Episode 127: The Evolving Role of the Independent Rep with Jason Levy
Jason: I don't want folks to be waiting on me for anything, and I wanted them to have access to everything when it's at their convenience, not at my convenience or the company's convenience, because that's who drives this whole ship, it's the client, and when you can provide them with the tools necessary to get their projects organized, specified, their materials are all kind of set for their presentations. That's what you want, as either a corporate rep or an independent rep. That's the goal.
Sid: Hey friends and welcome to the Trend Report Podcast, where we have real conversations with real people about all things contract interiors. My name is Sid Meadows and I'm your host. I'm a business strategist and certified professional coach and a longtime student of the office furniture industry, and I'm excited that you're joining us today, and my hope is that you will gain some insights, inspiration and motivation that will help you grow and your business grow. So let's dive in to today's conversation.
Sid: Hey everybody and welcome to this week's episode of the Trend Report. Glad you're joining me today. Today I'm having a conversation with a new friend that I met on LinkedIn and excited to dive into his story and a little bit about his journey in the industry. So join me in welcoming Jason Levy to the show today. How are you, Jason?
Jason: Hey, great. Thank you so much for this opportunity, Sid. Great to be with you today.
Sid: Well, I'm excited that you're here. I mean, we actually really did meet on LinkedIn, I forget. I think you commented on a post I had made about the show and we had a great little direct message conversation and I reached out and said hey, I really appreciate your story, come join us. So here you are.
Jason: To remind you, it was actually the episode with Matt Negron, who's the president of Dolphin. I saw that episode. He's a friend and a contact of mine and I was really excited to see him get the opportunity to join the pod. And that's where I met you, and so I'm happy to be here and happy to share my story.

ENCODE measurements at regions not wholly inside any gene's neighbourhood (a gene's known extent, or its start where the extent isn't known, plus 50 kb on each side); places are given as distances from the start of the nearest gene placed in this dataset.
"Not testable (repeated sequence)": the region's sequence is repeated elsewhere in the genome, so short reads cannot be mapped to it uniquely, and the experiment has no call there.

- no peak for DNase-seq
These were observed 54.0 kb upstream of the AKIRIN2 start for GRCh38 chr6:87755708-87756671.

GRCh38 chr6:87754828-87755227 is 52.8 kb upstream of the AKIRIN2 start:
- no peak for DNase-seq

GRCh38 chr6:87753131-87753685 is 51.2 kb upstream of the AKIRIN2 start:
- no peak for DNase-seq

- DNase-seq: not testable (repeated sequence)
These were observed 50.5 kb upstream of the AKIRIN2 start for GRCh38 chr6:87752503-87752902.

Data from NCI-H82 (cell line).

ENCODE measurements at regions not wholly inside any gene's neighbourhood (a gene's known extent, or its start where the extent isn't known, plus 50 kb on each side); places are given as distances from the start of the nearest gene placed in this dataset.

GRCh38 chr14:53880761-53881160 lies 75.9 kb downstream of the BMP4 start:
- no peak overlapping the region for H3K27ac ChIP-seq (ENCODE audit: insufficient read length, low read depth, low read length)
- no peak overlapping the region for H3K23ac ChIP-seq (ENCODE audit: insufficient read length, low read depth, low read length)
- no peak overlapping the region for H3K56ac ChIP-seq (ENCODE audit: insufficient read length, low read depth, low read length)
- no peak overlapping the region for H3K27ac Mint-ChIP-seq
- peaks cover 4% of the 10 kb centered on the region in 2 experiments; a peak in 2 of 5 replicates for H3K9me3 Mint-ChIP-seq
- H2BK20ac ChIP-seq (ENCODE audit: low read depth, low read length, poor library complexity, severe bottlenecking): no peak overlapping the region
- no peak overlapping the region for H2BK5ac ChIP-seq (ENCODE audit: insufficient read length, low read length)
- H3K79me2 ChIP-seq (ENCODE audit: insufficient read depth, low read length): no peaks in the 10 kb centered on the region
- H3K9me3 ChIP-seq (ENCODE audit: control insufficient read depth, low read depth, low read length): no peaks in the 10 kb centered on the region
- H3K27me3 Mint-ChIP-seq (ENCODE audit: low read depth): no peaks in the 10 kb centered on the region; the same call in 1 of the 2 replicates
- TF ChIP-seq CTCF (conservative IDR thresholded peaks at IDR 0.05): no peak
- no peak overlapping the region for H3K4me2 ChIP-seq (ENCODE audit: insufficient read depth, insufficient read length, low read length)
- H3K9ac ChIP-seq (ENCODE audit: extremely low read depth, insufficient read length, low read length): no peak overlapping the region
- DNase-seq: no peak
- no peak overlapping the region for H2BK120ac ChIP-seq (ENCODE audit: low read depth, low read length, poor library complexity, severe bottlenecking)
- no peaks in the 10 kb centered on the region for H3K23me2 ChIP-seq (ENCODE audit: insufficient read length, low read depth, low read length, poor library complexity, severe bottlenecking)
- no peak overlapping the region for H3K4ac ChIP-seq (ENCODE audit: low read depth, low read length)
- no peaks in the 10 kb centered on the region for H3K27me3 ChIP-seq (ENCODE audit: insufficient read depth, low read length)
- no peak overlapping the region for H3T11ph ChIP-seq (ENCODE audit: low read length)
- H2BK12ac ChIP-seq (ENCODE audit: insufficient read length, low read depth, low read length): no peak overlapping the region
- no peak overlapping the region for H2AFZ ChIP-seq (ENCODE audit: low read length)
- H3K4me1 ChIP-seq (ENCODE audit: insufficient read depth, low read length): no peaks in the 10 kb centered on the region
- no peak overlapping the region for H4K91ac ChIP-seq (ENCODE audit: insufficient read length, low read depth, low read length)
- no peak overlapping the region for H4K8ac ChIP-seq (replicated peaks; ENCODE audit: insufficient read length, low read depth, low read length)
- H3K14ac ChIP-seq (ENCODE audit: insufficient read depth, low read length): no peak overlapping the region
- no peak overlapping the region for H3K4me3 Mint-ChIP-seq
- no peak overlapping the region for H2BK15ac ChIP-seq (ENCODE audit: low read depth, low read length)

Sid: Well, I appreciate that reminder, because they all kind of run together at times for me. So, Jason, tell us a little bit about you.
Jason: Yeah, so I'm really fortunate I'm a second generation wholesale. Basically I started in the textile line of the business represented my parents both my stepfather and my mother were wholesale reps for Kravitz for many years in the Philadelphia Metro market and I joined the company that they had. They were the rep agency for Kravitz at that time and I joined the company in the early 2000s and was calling on designers in central and southern New Jersey and we had a showroom in Philadelphia that I used to kind of partner with and do some events at. That's really where I got my start in the industry and have evolved from there. And here I am, 20 something years later lot less hair.
Sid: So officially you are an independent rep and you cover the greater Philadelphia area as an independent rep In your line package. You're very heavy in the textiles and it makes sense because your family was in the textile business and reps for it and I did notice as I was doing a little bit of research. You've been an independent rep for a very long time.
Jason: Yeah well, so the opportunity to become independent really stems from my parents being, in essence, independent, but they were an exclusive rep agency for Kravitz at Lea Jofa and, with that being the main kind of mold that I had as my entry into the business, I figured that that would be a good model to take part and go forward for as many years as I'm going to be in the industry and I have evolved my package of lines to be more than just textile oriented. But textiles can be fabrics, it can be carpet, so it can encompass very big channels. So that's where I'm happy to show that I've evolved and I'm doing more furniture and lighting and curated art and things that really have tested my boundaries and made me go back and learn how to really sell this product and speak that language, because it's a different animal than just fabric or furniture or carpet. So, yeah, opportunities abound.